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Prohibitions against offensive conduct have existed for many years, but their extent and use was on the decline. Recently, however, several jurisdictions, including England and Wales, have moved to broaden the reach and severity of measures against incivilities. New measures include expanded targeting of unpopular forms of public conduct, such as begging, and legislation authorising magistrates to issue prohibitory orders against anti-social behaviour. Because these quality-of-life prohibitions can be so restrictive of personal liberties, it is essential to develop adequate guiding and limiting principles concerning State intervention in this area.
This book addresses the legal regulation of offensive behaviour. Topics include: the nature of offensiveness; the grounds and permissible scope of criminal prohibitions against offensive behaviour; the legitimacy of civil orders against incivilities; and identifying the social trends that have generated current political interest in preventing incivilities through intervention of law.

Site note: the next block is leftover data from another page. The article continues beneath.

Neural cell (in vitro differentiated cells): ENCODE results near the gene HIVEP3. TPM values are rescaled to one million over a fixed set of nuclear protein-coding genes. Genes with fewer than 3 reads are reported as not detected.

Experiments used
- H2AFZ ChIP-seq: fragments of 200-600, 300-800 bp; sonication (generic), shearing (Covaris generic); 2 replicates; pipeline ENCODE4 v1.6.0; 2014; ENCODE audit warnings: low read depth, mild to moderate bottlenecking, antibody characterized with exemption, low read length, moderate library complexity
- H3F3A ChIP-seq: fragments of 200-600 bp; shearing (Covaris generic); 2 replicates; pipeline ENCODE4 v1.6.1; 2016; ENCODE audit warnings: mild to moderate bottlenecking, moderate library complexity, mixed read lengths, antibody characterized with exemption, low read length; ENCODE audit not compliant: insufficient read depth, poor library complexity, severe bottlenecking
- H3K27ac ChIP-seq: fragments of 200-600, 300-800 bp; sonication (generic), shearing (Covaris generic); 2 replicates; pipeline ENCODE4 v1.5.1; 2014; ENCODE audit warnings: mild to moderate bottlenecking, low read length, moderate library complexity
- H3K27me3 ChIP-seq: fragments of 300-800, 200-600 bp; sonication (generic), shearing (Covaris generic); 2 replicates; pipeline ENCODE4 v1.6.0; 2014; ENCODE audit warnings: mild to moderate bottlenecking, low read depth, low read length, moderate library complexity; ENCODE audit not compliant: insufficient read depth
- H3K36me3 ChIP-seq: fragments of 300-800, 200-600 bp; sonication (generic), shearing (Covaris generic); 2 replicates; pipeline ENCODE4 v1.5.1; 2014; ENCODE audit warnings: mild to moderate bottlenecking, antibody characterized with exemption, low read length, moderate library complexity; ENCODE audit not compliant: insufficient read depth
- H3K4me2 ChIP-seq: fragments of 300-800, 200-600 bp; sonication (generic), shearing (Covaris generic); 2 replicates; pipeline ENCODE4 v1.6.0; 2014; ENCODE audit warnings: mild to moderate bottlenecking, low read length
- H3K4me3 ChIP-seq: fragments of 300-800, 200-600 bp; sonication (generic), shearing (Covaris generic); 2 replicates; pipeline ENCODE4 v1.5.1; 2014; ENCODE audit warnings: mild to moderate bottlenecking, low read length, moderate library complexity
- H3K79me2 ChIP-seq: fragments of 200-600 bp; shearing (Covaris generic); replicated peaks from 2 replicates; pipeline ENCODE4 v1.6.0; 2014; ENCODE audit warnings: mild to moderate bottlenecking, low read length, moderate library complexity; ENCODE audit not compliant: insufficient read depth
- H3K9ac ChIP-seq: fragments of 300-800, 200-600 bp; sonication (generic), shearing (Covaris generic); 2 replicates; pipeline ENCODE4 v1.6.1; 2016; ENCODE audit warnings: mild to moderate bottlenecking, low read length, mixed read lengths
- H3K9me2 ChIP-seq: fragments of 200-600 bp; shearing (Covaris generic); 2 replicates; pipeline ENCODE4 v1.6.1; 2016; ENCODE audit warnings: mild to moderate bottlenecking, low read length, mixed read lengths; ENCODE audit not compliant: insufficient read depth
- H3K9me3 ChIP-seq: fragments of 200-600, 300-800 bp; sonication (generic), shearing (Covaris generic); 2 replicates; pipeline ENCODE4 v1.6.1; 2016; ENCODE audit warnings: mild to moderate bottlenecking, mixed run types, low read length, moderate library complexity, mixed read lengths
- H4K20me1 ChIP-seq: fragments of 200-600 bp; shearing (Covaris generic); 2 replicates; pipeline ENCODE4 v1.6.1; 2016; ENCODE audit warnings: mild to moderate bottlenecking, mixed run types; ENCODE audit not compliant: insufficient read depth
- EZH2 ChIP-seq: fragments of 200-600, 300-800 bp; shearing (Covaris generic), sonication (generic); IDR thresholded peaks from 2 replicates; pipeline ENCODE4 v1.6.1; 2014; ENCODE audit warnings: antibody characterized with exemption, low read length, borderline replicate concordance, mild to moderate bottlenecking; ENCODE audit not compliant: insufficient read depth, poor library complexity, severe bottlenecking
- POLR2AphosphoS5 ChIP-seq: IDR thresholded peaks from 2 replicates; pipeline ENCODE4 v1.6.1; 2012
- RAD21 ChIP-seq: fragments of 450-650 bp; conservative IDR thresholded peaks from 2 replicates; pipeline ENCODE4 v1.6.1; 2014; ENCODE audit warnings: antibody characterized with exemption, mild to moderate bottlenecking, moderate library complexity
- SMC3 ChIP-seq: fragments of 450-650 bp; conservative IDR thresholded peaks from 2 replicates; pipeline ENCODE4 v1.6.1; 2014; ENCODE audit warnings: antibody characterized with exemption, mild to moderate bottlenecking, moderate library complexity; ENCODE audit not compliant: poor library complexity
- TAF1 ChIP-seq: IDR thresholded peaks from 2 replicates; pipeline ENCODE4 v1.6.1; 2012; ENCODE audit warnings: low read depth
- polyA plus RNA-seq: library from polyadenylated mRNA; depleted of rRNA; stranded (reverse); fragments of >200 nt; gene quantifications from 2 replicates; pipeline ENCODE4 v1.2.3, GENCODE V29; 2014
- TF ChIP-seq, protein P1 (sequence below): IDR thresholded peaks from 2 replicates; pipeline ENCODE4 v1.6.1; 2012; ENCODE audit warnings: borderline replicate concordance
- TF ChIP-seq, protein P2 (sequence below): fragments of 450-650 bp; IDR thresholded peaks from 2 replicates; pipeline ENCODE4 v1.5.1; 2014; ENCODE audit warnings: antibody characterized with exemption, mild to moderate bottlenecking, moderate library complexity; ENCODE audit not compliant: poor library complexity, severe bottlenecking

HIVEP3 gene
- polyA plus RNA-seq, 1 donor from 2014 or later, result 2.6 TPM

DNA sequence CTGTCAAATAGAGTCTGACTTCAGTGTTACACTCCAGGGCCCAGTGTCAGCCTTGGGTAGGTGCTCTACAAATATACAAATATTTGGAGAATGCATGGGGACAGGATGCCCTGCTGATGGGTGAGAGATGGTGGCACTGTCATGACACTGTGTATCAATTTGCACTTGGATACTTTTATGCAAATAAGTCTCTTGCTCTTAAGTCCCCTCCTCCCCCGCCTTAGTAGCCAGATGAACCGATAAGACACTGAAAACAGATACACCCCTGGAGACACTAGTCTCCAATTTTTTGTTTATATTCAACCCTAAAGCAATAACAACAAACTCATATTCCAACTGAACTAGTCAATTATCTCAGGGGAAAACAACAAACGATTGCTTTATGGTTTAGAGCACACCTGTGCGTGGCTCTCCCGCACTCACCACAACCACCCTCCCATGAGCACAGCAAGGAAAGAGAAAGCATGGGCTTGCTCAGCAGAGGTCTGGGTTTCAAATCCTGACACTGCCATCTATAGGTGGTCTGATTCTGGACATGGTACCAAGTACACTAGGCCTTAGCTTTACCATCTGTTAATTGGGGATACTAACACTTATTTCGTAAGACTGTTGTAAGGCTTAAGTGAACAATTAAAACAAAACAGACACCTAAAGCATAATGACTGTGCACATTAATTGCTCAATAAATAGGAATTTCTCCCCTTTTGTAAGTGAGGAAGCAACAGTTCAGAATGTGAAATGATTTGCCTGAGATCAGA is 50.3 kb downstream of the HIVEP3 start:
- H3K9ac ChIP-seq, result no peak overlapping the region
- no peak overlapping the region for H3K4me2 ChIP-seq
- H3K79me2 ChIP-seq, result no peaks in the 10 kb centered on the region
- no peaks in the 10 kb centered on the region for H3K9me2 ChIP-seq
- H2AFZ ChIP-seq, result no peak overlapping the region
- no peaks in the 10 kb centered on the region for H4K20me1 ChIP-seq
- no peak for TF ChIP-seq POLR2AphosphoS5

These questions are addressed by eleven distinguished philosophers, criminal law theorists, criminologists, and sociologists. In an area that has attracted much public comment but little theoretical analysis to date, these essays develop a fuller conceptual